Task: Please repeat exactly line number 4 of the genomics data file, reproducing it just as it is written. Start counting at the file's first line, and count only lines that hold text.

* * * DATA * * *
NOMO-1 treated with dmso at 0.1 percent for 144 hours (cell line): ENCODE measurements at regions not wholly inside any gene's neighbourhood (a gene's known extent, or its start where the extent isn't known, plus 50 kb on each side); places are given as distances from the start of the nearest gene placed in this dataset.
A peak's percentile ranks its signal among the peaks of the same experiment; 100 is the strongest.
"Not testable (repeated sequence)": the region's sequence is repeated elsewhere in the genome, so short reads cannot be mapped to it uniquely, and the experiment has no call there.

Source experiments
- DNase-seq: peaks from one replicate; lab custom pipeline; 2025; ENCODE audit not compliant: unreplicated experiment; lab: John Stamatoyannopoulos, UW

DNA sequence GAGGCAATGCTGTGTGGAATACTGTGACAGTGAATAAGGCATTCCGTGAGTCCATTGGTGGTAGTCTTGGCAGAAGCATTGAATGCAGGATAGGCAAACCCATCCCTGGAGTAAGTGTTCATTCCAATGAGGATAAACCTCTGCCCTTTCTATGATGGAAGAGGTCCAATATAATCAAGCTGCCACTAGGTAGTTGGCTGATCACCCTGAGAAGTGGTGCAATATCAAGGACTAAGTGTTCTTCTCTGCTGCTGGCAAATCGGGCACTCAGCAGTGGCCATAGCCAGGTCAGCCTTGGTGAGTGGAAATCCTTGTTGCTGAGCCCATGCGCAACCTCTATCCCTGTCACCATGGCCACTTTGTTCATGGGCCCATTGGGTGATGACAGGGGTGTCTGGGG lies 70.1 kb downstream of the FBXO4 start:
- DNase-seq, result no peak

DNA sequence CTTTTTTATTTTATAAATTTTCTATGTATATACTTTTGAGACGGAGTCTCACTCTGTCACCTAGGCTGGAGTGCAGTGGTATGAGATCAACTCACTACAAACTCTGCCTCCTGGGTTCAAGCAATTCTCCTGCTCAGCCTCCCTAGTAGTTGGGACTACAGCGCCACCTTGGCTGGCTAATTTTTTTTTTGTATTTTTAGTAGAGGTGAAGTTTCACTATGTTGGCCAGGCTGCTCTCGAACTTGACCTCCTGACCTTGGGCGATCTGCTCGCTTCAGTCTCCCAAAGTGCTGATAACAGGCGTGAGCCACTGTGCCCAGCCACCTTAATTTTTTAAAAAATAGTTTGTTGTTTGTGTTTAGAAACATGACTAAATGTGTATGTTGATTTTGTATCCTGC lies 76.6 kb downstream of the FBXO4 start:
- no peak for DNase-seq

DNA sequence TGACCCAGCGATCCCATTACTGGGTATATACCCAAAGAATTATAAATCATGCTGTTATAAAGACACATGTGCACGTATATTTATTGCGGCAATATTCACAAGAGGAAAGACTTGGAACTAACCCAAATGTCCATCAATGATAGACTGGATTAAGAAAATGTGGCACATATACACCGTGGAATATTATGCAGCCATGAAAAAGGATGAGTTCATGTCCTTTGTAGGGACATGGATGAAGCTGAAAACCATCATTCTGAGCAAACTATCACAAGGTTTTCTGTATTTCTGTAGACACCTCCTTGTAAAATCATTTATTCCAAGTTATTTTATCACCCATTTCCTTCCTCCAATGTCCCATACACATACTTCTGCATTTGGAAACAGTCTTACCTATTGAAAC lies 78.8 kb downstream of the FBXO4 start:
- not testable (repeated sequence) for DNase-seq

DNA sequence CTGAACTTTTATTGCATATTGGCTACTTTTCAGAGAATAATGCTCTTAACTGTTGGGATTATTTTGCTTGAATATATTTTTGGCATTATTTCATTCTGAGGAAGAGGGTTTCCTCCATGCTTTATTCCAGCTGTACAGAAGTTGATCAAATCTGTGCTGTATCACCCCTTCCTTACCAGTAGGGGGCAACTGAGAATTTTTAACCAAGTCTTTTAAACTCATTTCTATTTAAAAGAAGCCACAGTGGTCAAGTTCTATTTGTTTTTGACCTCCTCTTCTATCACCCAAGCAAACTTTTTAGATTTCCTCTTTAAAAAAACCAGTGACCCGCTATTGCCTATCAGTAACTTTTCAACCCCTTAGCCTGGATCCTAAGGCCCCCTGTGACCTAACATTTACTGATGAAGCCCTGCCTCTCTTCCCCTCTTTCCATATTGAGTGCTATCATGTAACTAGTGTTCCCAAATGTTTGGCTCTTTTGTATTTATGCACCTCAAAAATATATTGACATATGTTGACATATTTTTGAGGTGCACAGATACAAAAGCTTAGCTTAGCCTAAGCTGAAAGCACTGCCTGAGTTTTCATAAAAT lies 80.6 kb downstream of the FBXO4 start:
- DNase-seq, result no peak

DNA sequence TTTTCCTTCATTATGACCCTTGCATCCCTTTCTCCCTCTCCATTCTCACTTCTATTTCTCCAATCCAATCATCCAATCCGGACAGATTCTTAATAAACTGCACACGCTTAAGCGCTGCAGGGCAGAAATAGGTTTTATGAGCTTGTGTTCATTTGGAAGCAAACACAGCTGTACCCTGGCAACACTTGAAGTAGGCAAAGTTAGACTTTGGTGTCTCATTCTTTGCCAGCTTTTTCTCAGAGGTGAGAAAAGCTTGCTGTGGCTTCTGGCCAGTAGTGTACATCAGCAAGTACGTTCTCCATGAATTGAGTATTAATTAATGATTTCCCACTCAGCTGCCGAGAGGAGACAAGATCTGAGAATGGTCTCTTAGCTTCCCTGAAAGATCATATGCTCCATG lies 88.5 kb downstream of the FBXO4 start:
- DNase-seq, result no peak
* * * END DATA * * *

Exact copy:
Source experiments